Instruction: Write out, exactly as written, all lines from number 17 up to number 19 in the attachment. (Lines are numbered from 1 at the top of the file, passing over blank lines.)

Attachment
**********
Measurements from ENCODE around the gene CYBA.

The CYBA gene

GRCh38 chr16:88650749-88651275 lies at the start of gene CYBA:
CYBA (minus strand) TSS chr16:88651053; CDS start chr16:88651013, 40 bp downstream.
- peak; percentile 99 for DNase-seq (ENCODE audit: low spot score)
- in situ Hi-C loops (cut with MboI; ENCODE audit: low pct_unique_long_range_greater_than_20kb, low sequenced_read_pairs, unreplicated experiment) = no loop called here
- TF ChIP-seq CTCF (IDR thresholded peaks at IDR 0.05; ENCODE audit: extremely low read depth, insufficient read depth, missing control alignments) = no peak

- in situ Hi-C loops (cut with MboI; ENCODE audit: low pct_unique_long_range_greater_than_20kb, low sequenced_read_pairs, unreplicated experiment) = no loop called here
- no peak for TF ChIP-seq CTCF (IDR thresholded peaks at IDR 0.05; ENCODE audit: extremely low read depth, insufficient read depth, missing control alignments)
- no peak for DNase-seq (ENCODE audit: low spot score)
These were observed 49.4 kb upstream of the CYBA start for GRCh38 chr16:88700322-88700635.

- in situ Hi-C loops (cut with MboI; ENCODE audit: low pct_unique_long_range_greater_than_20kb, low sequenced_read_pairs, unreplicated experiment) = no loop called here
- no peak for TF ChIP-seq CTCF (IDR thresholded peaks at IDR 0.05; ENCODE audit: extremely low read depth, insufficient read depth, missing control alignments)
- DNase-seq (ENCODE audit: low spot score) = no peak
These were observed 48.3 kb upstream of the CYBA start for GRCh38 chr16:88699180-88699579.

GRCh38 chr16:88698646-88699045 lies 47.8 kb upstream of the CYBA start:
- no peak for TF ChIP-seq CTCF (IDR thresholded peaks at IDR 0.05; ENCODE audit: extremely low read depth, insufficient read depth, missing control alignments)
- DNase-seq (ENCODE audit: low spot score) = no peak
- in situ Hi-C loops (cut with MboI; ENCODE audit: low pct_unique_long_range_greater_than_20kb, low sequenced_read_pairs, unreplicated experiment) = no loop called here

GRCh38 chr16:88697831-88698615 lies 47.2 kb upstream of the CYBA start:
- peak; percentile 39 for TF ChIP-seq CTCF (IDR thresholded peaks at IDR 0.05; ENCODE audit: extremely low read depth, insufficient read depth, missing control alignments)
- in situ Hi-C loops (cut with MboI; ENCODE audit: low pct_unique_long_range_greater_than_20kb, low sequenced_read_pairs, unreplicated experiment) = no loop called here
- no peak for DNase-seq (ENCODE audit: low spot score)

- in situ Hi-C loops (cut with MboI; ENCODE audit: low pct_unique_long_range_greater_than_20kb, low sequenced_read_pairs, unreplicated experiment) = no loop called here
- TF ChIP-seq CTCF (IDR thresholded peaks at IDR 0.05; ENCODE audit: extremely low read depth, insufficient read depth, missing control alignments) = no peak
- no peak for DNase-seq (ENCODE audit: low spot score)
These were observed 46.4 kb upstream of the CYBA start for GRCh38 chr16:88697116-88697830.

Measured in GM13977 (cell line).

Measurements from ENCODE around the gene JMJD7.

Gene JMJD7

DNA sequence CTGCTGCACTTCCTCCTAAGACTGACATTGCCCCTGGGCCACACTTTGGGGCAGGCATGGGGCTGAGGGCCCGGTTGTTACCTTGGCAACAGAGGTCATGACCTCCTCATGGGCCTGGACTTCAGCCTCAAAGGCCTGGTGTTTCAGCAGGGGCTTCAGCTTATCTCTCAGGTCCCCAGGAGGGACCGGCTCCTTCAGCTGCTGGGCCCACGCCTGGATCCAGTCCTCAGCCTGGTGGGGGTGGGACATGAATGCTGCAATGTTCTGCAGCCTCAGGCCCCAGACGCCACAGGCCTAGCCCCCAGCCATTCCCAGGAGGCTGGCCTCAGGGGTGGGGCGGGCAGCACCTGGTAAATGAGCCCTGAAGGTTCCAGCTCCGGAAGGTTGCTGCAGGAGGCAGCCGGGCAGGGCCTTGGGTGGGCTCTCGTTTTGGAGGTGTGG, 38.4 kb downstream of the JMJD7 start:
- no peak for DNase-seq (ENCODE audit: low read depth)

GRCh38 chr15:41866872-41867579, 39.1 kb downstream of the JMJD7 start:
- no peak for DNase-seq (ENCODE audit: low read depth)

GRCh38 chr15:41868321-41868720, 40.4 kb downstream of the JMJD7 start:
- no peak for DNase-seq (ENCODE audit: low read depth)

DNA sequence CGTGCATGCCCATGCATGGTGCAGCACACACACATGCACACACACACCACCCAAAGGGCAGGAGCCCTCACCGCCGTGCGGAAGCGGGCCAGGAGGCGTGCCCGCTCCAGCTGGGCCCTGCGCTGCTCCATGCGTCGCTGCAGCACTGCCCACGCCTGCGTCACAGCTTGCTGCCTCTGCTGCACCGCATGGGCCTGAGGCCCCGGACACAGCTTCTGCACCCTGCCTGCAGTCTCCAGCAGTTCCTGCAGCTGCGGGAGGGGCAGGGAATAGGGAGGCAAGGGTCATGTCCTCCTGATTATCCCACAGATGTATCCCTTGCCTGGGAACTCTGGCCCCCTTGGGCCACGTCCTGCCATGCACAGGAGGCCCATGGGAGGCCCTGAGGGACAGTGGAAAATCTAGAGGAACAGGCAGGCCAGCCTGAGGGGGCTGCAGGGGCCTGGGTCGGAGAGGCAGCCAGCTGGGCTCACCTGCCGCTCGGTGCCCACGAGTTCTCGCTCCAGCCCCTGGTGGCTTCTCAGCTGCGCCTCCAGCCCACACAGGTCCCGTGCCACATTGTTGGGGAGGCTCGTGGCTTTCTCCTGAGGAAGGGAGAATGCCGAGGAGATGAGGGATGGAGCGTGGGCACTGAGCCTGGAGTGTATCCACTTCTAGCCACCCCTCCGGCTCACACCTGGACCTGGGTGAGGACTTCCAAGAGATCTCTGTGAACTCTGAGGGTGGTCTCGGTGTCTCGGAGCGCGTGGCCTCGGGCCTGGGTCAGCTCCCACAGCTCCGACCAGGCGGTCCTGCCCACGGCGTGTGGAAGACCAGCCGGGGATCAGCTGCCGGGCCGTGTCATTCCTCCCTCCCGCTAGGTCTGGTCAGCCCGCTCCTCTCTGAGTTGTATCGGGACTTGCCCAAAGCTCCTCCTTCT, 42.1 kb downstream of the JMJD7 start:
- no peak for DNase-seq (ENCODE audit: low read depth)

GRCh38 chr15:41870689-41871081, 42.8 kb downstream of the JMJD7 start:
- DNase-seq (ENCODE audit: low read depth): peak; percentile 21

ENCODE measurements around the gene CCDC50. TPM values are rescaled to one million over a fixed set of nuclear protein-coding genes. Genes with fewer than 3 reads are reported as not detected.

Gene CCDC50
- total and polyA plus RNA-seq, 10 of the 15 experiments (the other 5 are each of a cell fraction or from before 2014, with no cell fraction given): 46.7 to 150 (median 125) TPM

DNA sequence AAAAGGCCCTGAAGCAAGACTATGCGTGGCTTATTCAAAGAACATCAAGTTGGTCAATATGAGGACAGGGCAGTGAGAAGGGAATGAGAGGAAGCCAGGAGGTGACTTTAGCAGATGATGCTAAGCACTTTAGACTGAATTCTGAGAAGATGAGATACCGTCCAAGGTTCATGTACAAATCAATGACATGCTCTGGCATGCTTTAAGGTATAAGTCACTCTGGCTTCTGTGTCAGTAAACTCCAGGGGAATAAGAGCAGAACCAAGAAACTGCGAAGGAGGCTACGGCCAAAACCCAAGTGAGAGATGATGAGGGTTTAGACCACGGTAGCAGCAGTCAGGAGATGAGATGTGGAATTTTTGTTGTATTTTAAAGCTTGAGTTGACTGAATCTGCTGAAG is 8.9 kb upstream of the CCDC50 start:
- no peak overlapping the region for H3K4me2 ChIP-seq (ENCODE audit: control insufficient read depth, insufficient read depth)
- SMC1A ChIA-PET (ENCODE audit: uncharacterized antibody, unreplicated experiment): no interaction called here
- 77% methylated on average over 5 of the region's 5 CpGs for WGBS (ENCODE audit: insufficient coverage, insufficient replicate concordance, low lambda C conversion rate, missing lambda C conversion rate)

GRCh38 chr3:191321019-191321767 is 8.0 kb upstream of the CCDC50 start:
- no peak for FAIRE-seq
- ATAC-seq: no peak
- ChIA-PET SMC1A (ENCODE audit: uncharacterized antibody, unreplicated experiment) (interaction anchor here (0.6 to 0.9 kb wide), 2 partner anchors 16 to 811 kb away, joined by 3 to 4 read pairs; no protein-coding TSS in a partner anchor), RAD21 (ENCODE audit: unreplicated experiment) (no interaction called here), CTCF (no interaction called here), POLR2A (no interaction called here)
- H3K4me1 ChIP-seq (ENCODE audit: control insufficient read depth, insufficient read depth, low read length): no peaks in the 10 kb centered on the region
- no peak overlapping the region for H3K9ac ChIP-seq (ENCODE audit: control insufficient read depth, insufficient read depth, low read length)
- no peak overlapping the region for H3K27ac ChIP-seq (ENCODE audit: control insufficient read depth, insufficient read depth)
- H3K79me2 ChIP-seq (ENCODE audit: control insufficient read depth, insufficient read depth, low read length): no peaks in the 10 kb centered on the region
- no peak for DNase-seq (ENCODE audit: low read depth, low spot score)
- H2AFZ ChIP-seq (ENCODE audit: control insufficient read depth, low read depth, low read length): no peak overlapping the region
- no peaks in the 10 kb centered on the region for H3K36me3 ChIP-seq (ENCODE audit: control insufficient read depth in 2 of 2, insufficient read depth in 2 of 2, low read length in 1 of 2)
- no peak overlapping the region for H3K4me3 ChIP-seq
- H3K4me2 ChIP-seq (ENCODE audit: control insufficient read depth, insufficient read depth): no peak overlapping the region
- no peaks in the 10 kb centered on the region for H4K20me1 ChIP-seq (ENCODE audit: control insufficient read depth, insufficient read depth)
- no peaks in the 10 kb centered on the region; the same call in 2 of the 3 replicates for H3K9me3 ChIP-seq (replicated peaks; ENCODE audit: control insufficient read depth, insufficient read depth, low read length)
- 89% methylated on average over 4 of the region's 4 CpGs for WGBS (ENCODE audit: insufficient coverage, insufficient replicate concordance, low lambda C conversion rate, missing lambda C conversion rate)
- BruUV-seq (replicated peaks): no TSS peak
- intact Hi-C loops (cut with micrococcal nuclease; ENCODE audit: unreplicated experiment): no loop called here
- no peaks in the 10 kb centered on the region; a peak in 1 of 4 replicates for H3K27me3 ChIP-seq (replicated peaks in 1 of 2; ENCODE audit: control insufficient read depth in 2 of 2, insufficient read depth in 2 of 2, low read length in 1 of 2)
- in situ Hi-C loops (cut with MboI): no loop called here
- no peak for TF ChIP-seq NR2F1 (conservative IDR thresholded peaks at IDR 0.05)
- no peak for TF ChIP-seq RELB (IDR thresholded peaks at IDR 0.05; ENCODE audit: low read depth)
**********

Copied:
- no peak for TF ChIP-seq CTCF (IDR thresholded peaks at IDR 0.05; ENCODE audit: extremely low read depth, insufficient read depth, missing control alignments)
- DNase-seq (ENCODE audit: low spot score) = no peak
- in situ Hi-C loops (cut with MboI; ENCODE audit: low pct_unique_long_range_greater_than_20kb, low sequenced_read_pairs, unreplicated experiment) = no loop called here